• Allow mentors to volunteer for the program.  Since the role of mentor is time consuming and personally demanding, it may be best to assign mentor roles only to those who volunteer.  If mentors are forced into the role, the level of commitment and quality of mentoring may suffer.
  • Ensure that individuals who volunteer to be mentors have the appropriate skill set for this important role.  Not everyone has the personal characteristics to be a good mentor (e.g., good communication skills, patience, interest in developing others, ability to provide constructive feedback) or the skill set the agency may want developed in others (e.g., networking ability, customer service orientation).  Therefore, consider using an assessment to select who will be a mentor using pre-established criteria that align with agency goals for the program. 
  • Selection of mentees may be voluntary or mandatory.  However, benefits of mentoring for mentees notwithstanding, it is probably best to encourage voluntary participation in the mentoring program whenever possible.  Learning, whether through mentoring or any other training and development activity, typically occurs best when there is interest and engagement from the participant.

Match Participants

  • Allow mentors and mentees to provide input into the matching process.  Participants in the mentoring relationship may be able to identify and select those individuals with whom they can work most comfortably and effectively.  Input in the process may engender stronger commitment to the relationship.
  • Provide mentors and mentees with background information (e.g., education, hometown, interests, occupations, career paths, work styles) to help them determine which participants may be a good match for them.  Perceived similarities and shared backgrounds can be helpful in initiating the mentoring relationship.

Program Implementation

  • Provide a clear explanation of the purpose and goals of the mentoring program (e.g., what the program intends to accomplish, how to use the mentoring relationship as a developmental tool, what the mentee may or may not gain from participation in the program) as well as mentor and mentee roles and responsibilities.  This explanation can help mitigate the potential for disappointment with the program due to unmet expectations (e.g., completion of the program does not guarantee salary increases or promotions).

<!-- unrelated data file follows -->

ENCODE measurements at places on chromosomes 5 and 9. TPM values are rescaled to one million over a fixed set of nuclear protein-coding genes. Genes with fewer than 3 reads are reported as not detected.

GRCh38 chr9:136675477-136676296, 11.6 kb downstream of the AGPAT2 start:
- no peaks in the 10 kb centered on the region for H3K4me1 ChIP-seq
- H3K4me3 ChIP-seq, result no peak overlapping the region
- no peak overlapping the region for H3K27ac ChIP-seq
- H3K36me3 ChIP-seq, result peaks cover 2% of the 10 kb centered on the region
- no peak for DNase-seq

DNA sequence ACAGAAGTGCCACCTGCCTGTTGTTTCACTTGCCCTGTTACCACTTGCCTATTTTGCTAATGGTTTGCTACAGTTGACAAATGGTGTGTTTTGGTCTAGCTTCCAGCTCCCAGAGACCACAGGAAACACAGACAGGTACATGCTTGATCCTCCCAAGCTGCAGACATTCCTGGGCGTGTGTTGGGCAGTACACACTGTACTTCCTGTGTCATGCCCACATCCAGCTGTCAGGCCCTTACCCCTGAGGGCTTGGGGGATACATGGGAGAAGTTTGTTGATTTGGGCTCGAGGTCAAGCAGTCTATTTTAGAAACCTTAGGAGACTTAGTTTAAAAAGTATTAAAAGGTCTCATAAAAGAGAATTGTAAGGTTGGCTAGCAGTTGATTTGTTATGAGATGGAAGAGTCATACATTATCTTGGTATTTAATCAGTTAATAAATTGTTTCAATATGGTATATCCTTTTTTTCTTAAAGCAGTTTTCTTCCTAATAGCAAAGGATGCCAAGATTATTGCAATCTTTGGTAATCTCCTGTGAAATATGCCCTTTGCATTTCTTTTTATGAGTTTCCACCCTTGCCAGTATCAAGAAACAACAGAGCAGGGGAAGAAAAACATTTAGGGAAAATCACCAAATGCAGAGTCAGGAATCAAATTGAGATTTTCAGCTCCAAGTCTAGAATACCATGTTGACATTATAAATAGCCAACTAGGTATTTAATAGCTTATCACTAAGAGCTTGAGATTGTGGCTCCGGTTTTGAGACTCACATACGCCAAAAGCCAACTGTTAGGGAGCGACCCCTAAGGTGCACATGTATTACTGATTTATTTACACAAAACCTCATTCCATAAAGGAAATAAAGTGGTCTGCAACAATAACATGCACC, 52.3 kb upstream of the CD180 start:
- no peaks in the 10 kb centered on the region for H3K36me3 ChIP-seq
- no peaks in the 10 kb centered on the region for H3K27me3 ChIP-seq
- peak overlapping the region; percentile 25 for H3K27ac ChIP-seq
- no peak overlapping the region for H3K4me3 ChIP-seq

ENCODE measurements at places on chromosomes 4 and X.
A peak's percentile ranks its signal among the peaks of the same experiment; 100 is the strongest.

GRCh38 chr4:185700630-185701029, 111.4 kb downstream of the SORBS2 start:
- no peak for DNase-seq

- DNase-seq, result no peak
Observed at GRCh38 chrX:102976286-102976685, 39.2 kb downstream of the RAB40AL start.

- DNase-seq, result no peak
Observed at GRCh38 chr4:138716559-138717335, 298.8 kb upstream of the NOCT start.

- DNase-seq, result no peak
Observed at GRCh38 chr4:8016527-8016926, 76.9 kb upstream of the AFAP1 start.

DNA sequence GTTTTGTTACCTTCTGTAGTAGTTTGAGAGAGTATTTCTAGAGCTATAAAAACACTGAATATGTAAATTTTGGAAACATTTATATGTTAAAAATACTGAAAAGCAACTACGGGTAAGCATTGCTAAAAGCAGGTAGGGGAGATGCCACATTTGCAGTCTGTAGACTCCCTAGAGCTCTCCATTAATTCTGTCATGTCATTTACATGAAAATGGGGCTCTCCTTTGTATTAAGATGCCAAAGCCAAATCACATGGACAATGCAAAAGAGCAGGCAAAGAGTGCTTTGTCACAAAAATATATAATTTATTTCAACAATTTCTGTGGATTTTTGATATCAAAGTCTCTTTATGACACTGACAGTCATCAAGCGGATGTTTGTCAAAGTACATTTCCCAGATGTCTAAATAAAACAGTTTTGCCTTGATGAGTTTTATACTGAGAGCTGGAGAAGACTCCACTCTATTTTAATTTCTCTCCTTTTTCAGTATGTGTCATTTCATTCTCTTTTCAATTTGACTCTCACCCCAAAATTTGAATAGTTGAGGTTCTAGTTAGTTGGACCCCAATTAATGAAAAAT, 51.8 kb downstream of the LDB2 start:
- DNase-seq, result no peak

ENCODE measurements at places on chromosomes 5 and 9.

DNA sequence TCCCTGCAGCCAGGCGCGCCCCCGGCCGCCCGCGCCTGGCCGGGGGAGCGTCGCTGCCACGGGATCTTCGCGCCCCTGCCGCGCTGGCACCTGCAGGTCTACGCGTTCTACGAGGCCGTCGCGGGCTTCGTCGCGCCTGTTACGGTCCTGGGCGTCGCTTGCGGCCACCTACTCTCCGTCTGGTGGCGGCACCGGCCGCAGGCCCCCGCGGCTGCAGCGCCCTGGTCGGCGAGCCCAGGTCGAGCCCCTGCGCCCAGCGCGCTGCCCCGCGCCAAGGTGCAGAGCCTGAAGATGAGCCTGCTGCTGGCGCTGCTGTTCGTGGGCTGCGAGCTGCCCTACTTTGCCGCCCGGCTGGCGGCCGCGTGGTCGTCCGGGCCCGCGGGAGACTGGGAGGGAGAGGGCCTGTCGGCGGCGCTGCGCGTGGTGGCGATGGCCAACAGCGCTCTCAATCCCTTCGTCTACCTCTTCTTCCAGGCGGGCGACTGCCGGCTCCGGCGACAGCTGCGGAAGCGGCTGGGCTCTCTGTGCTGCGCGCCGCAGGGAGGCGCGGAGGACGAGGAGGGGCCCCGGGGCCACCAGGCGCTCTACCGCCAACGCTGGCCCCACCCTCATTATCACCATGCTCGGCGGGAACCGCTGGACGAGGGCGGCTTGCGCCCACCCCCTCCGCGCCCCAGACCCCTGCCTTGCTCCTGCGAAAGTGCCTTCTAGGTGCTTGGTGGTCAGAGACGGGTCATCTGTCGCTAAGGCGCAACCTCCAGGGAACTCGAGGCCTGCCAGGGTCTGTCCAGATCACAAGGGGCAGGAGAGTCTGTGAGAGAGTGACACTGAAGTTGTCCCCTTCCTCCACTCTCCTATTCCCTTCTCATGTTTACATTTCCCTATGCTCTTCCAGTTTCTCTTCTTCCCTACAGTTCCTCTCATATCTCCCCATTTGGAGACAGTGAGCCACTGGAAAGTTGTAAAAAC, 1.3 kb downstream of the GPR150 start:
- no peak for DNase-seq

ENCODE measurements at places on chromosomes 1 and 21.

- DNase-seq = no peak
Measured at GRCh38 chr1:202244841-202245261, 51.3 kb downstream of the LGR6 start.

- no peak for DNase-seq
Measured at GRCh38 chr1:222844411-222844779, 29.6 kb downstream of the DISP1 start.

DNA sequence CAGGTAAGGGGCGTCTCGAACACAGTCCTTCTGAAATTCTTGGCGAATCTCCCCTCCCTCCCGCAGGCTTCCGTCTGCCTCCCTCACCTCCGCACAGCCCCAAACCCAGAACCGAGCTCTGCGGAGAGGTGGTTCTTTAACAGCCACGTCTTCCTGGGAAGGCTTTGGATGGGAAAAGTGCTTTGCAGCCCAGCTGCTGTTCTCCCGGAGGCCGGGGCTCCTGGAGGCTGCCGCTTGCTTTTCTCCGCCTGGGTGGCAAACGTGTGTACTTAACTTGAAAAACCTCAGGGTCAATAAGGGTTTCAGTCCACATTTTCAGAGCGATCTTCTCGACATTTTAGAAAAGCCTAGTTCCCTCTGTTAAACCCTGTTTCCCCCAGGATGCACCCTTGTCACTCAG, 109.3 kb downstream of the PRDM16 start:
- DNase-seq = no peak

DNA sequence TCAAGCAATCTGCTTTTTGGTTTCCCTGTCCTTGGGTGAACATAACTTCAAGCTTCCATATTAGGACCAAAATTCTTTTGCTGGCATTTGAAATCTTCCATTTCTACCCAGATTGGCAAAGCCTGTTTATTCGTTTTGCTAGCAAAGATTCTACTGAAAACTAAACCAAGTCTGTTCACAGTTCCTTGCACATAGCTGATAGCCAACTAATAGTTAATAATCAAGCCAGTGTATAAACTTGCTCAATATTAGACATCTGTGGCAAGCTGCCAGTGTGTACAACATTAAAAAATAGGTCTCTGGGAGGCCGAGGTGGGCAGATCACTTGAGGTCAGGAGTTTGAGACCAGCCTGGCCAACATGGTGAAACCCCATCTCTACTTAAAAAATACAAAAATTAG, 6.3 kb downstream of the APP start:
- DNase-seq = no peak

• Have mentor and mentee develop a mentoring agreement that documents the key terms of the relationship.  It may contain topics related to specific roles, responsibilities, expectations, products (e.g., goals, action plans), a mechanism for terminating the relationship, and confidentiality.
  • Have mentor and mentee determine the frequency (e.g., as needed, scheduled meetings) of their interactions.  The mentor and mentee are in the best position to determine the level of interaction that is appropriate for them considering such factors as level of guidance and support needed and work load.
  • Request on-going feedback from mentors and mentees on their evolving relationship, inquiring about factors such as respect, trust, learning, and quality of interactions.  Such feedback is important to ensure that the relationship is functioning properly or to make adjustments if necessary.

Program Evaluation

  • Obtain feedback from mentors, mentees, and possibly other stakeholders (e.g., mentee’s supervisor, HR) on dimensions of program effectiveness.  Consider evaluating issues such as participant satisfaction with the program, internal and external impressions of the mentoring program, progress toward program goals, lessons learned, and recommendations for improvement.
  • Analyze human resources data for evidence that the mentoring program is fulfilling its intended purpose or goals (e.g., reduced turnover rate of mentees compared to employees in comparable jobs who did not have mentors, higher engagement scores for mentees and mentors).